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© Frank


Why We Participate

by Jan Leighley
October 20, 2020

This interview with Jan Leighley, professor of government at American University in Washington, DC, was conducted and condensed by franknews.

Jan | I'm a professor of government at American University in Washington, DC. My research focuses on voter turnout and political participation. I've always been puzzled about why people engage in politics. I have enjoyed many years of trying to sort out why people spend their time and money on political activities.

frank | I feel like that's such a refreshing affirmative version of the thing that I hear most, which is why people don't participate in politics. It seems much smarter to ask the opposite question.

The origin of that question really comes from being a working-class kid. I was the first person in my family to go to college, and I ended up going from a bachelor's degree to Ph.D. I would be in these Ph.D. seminars with people from more educated and more politically engaged families than my own, and I was sitting there thinking, well, that's nice that we're studying who people vote for, but why do they vote at all? Why do people take time out to do that? My parents had always taken me on election day to the polls, so it wasn't that I was apolitical, I just didn't quite understand what other people were thinking.

Do you feel like you have clarity now in the reasons why people choose to participate?

At the most general level? Yes, I do. Much of the coverage on political participation focuses on demographics like age, gender, income, or what part of the country you live in. All of that is pretty easily measured — these questions can be asked in surveys, and you go on to report your findings. 

I think what continues to be ignored in the conversation is the fact that people participate when they feel connected to politics and politicians. 

There are patterns across demographic groups that show that more highly educated or higher-income people are more likely to vote than people with less education and less income, but that is mutable. We see that pattern in a fairly consistent manner, but I understand that to be because politics is more likely to connect to people with higher education and high-income. We don't talk about the politics of issues or how candidates run campaigns enough when we are trying to understand who participates and why they do.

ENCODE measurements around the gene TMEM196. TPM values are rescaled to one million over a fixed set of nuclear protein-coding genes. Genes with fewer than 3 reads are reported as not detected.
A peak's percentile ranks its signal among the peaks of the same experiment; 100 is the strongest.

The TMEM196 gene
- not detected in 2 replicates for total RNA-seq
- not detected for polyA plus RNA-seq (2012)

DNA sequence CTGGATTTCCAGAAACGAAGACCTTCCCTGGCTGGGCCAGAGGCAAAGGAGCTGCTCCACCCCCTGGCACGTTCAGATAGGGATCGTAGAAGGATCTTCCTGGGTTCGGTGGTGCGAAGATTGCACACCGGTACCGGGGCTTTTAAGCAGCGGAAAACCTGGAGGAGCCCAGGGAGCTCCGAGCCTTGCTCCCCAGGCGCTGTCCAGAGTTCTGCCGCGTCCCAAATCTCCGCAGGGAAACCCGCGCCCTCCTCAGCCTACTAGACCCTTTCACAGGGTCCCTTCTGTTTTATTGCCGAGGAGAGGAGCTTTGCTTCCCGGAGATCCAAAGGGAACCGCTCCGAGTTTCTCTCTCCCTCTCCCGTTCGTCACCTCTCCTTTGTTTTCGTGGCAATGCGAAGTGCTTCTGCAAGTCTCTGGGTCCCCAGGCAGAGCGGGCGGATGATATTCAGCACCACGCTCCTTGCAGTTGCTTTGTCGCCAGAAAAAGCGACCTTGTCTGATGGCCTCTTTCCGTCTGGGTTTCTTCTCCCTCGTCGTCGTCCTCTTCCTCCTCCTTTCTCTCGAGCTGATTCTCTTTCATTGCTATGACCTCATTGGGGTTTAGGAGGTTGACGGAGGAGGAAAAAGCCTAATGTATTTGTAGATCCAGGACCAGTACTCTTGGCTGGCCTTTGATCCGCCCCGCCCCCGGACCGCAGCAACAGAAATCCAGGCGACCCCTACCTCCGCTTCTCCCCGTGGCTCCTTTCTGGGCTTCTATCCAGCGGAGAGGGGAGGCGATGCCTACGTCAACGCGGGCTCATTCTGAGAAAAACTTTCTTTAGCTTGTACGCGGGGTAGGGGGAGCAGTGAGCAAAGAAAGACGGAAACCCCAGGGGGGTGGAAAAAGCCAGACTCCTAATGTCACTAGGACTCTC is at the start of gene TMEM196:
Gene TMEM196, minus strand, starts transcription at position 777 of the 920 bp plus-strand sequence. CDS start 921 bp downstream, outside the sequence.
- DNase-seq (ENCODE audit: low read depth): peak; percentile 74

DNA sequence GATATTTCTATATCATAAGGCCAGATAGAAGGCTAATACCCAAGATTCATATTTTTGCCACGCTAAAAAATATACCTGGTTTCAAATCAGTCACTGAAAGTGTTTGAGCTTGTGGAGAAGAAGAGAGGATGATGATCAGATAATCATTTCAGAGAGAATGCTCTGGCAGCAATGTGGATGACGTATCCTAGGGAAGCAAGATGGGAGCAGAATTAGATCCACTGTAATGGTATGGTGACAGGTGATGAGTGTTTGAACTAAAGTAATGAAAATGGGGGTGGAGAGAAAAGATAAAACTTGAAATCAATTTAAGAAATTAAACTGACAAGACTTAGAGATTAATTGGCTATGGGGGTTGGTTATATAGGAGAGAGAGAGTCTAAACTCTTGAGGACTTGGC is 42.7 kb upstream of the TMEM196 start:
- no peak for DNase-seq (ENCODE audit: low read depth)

How do you think campaigns think about the people they’re communicating to? You can't speak to everybody at once, so you isolate and target — I assume you’d target likely voters. What happens to the group of people who are not incentivized to vote? What do you see as a link between campaigning and broad participation?

I think there is a very strong connection between campaigning and broader participation.

Candidates and campaigns have limited amounts of money and limited amounts of time. Their job is to get one more vote than their opponent. 

As a campaign, you are primarily concerned with making sure that those who support show up. Early mobilization effort is focused on likely voters — people who have voted before or say that they plan to vote. At the end of the campaign, they calculate how many more votes they need, and in which states and in which districts. Only then does the campaign shift and turn their attention to people who haven't voted before. It is not the job of the campaign to increase turnout or to mobilize people who haven't voted before.

Whose job is it?

Well no one, formally. Not in our system.

Historically, political parties have played some role in get-out-the-vote efforts — implementing mailing campaigns, emailing campaigns, or social media campaigns to increase voter turnout. 

But, over the last few elections, much of the focus on nonvoters comes from social groups, religious organizations, and voluntary associations — identity groups. They make different substantive claims. Some argue that democracy is better off when you vote and some argue that you need to vote in order to ensure representation. 

Do you think democracy is better off with more participation?